Sunday, 1 January 2017

Drift Apart

It’s happened!

I had someone drop out of the wedding because they think I’m a big gay sinner.

Invites were sent out 6 months ago, and it has taken this person until 10 weeks before the wedding to phone me and give me a lecture on religion.

Here are the highlights of that conversation:

  • We haven’t spoken in a long time.
  • Hope you’re well
  • Christmas is a busy time, isn’t it?
  • I want you to know Jesus
  • Your relationship isn’t real or valid
  • You should ask forgiveness from God
  • How you live is a universal sin
  • I’ll still come to the wedding if you want me to


I calmly told her that if she didn’t support my relationship and didn’t want to be happy for me in any shape or form, maybe her non-attendance would be best for everyone involved.

After I hung up, I felt oddly calm.

I felt very logical about the whole thing. She’d made it clear she wasn’t a supportive friend…or really any kind of friend, and so not having her at the wedding, or in my life from this point on, was a good thing.


And my life continued on.

The fiancée was shocked at how calm I was and how unaffected I seemed that a friend of 15 years had essentially cut all ties with me. But I felt oddly normal, and just went to work the next day.

But as time went on, I couldn’t help but shake a gloomy sinful cloud that was following me about. And it took me about a week to realise that actually… I was hurt.

What my “friend” said…had hurt me.

And it wasn’t as simple as brushing her comments aside like how everyone in the LGBT community learns  to do when strangers shout insults or stare or give filthy looks. This was someone who I’d known for a long time. A childhood friend. Someone who I’d come out to and she had been supportive. Someone who had met my fiancée, smiled, and been pleasant.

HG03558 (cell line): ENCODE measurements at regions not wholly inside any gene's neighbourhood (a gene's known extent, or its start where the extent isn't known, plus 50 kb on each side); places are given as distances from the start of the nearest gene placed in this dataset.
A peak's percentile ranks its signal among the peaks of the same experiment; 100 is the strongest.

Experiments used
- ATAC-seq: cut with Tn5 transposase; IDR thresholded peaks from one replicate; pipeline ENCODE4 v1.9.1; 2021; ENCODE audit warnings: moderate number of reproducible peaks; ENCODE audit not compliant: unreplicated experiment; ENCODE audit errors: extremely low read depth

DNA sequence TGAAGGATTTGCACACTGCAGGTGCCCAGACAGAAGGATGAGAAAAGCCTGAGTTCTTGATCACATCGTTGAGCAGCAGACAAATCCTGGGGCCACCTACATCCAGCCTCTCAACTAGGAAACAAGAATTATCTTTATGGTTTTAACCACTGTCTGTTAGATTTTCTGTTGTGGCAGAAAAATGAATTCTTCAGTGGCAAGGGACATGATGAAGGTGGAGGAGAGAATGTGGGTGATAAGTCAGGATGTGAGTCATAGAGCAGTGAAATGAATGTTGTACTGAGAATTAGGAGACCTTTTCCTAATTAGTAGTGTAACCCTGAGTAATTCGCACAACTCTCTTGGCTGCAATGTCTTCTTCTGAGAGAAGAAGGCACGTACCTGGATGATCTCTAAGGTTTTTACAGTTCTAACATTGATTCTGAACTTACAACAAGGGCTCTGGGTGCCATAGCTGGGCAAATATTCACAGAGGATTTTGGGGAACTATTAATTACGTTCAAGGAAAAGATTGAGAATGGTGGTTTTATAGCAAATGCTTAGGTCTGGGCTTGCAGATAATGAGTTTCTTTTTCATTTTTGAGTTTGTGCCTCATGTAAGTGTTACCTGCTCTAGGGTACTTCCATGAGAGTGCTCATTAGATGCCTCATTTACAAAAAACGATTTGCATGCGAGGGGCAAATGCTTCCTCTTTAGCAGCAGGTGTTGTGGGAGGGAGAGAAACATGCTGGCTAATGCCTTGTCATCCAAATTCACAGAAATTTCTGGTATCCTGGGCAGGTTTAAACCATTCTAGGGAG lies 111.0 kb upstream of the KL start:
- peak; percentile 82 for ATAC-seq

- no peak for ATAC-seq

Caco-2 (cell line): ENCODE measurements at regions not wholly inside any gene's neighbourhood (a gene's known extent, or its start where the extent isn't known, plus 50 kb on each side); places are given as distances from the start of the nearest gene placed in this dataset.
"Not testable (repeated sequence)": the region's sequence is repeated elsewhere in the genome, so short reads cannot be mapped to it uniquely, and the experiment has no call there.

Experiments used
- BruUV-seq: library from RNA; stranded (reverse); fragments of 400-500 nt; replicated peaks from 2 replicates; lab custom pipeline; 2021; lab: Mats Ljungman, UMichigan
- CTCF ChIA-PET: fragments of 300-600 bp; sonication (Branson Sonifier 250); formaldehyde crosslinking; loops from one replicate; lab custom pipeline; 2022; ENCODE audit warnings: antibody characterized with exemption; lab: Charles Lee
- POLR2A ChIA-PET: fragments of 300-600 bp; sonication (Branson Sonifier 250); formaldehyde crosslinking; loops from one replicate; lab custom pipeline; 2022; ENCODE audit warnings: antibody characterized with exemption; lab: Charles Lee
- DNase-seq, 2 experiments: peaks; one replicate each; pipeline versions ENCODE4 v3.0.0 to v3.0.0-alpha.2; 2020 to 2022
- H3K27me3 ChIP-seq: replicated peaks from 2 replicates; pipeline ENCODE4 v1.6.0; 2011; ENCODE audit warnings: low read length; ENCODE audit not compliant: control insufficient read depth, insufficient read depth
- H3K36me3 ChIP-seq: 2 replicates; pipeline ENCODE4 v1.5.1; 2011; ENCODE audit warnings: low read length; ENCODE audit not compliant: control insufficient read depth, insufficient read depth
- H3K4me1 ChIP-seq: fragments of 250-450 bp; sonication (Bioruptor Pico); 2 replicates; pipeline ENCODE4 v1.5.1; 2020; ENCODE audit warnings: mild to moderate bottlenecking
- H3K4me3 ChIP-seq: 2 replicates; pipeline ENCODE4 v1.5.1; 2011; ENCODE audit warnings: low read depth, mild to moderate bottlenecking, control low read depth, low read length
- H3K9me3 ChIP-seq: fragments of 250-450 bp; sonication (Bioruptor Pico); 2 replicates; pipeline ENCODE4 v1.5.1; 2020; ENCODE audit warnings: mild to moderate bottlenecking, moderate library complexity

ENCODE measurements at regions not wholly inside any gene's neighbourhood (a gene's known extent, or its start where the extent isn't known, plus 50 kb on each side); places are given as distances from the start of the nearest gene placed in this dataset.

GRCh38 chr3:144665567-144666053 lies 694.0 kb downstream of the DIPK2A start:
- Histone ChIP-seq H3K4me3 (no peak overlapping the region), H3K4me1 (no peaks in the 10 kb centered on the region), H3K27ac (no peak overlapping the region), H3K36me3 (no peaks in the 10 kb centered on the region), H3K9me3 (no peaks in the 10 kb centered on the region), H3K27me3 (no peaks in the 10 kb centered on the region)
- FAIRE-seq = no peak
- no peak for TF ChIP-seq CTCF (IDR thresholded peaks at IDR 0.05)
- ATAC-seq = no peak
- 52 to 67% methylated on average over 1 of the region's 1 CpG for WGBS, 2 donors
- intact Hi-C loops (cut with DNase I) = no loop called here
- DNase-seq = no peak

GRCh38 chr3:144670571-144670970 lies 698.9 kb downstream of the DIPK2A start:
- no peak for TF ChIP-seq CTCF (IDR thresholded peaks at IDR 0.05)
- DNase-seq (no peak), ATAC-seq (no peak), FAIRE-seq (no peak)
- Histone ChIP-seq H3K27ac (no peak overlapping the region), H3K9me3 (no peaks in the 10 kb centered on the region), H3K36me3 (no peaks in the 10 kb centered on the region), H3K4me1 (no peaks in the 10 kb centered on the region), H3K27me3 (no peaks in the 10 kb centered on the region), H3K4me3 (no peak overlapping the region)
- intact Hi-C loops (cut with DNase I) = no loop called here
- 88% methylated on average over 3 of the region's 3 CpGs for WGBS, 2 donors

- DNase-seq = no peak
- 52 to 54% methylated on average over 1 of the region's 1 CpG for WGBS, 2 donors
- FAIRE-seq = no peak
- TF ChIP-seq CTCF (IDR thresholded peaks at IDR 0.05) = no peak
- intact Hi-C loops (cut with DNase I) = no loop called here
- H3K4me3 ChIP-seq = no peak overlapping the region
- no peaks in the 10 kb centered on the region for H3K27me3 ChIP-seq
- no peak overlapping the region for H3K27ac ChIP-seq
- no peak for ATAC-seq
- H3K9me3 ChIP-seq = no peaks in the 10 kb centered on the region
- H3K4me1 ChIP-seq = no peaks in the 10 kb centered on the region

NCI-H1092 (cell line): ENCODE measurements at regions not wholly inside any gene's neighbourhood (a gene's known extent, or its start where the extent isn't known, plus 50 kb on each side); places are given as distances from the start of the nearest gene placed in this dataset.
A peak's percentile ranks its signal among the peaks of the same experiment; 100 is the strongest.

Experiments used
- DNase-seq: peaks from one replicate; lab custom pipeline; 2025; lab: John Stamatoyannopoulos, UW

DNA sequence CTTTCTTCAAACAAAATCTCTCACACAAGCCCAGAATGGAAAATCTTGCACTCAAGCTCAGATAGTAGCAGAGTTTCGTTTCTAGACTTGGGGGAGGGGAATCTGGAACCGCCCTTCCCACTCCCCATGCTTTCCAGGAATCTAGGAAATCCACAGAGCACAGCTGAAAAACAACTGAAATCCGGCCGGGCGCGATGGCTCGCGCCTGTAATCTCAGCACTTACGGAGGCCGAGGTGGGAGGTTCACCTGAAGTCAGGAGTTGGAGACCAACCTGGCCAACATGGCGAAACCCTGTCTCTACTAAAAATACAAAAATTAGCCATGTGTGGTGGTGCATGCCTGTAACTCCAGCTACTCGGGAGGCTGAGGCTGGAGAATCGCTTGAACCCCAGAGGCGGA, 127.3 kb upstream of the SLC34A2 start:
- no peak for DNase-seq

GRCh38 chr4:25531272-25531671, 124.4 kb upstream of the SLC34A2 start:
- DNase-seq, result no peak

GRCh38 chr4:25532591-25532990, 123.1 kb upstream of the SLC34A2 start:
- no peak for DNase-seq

And apparently that’s not something you can sweep under the rug.

Who knew?

Now I’m not being closed-minded here. I fully get that some of my many Christian friends may not be thrilled with the idea of my being in love with another woman. But they put my happiness and our friendship above the rules of a religion that I no longer subscribe to. A religion that teaches love, acceptance, understanding and compassion.

So I thought about how to deal with the hurt. Send her poop in the post? (Yes, that is a thing) An honest letter saying how she’d hurt me? A glitterbomb?

Eventually I decided something positive should come from a shitty situation. 
 (Very mature. Go me.)

So I donated what it would have cost to have her at the wedding to a good cause.

To Stonewall.
…in her name.

And after making the donation (along with a long chat with an excellent friend who reminded me of my 18th birthday when my “friend” had sex on my lounge floor while the rest of us were trying to sleep in the same room and how “Christian” she was then.)

…I felt better.

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